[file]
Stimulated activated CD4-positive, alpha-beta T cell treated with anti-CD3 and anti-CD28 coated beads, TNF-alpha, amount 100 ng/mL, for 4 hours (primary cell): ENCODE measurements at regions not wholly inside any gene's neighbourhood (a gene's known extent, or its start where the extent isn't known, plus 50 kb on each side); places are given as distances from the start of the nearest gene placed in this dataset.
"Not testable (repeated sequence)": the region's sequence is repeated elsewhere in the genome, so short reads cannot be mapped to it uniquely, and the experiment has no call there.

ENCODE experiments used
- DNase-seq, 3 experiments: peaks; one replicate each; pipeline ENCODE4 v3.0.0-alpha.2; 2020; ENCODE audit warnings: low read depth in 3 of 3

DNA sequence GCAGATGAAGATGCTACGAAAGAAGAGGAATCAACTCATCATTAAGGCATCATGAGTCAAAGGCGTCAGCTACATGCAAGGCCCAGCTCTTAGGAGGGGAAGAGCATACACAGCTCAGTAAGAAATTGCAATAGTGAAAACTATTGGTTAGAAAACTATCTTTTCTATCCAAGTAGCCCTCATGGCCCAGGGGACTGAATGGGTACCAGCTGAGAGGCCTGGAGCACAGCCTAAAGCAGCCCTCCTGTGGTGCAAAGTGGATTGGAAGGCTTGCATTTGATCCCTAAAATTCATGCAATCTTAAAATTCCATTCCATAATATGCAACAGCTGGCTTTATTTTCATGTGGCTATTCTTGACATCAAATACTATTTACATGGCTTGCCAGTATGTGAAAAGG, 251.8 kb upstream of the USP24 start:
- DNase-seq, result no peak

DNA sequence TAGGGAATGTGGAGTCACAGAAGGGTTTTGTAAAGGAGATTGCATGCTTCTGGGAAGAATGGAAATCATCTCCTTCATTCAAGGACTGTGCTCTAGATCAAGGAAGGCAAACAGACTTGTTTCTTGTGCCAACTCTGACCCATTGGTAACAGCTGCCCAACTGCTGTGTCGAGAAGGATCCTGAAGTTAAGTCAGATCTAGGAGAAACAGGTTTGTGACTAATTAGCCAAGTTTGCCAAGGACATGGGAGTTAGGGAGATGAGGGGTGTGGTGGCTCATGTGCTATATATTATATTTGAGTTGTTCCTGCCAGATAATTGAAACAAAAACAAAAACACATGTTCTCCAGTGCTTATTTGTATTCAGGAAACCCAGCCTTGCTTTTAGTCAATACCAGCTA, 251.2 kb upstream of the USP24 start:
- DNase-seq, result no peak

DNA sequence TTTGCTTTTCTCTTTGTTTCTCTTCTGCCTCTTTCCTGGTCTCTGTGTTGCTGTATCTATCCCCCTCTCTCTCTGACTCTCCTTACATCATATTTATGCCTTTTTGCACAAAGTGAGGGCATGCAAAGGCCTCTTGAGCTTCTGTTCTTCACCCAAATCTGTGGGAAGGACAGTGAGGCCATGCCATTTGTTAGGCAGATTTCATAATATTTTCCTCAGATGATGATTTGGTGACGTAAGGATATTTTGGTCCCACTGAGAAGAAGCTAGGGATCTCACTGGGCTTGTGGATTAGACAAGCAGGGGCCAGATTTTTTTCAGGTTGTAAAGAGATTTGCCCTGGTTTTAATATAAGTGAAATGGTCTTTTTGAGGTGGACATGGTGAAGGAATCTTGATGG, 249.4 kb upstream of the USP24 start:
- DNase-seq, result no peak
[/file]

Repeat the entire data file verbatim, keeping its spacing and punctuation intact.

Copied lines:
Stimulated activated CD4-positive, alpha-beta T cell treated with anti-CD3 and anti-CD28 coated beads, TNF-alpha, amount 100 ng/mL, for 4 hours (primary cell): ENCODE measurements at regions not wholly inside any gene's neighbourhood (a gene's known extent, or its start where the extent isn't known, plus 50 kb on each side); places are given as distances from the start of the nearest gene placed in this dataset.
"Not testable (repeated sequence)": the region's sequence is repeated elsewhere in the genome, so short reads cannot be mapped to it uniquely, and the experiment has no call there.

ENCODE experiments used
- DNase-seq, 3 experiments: peaks; one replicate each; pipeline ENCODE4 v3.0.0-alpha.2; 2020; ENCODE audit warnings: low read depth in 3 of 3

DNA sequence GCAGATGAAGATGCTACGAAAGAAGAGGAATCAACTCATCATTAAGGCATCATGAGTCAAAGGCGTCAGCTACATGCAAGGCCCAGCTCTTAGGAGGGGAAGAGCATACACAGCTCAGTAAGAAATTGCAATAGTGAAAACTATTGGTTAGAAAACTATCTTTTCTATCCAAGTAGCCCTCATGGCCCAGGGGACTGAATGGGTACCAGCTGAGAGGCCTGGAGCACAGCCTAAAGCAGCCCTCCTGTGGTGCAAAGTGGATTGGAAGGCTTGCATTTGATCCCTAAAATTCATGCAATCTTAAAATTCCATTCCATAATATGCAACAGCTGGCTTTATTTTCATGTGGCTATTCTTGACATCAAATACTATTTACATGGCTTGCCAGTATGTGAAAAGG, 251.8 kb upstream of the USP24 start:
- DNase-seq, result no peak

DNA sequence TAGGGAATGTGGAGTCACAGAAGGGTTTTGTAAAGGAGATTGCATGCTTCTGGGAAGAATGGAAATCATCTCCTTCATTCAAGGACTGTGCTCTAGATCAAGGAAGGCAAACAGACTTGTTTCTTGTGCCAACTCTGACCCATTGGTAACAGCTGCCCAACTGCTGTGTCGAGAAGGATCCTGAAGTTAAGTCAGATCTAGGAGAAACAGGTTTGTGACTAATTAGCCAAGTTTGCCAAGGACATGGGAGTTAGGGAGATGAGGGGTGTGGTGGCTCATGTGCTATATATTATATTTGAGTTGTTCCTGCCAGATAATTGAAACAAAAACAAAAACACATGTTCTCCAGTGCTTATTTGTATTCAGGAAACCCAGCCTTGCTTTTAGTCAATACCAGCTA, 251.2 kb upstream of the USP24 start:
- DNase-seq, result no peak

DNA sequence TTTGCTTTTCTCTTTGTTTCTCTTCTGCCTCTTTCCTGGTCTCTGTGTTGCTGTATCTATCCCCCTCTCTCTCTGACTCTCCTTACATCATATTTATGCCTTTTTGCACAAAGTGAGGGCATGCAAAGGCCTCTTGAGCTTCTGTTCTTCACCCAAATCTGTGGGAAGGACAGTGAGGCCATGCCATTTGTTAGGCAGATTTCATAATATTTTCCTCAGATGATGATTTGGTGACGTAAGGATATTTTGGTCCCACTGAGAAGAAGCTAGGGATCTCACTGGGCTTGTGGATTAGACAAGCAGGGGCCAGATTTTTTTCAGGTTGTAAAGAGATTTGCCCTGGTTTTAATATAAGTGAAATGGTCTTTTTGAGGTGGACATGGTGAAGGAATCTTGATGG, 249.4 kb upstream of the USP24 start:
- DNase-seq, result no peak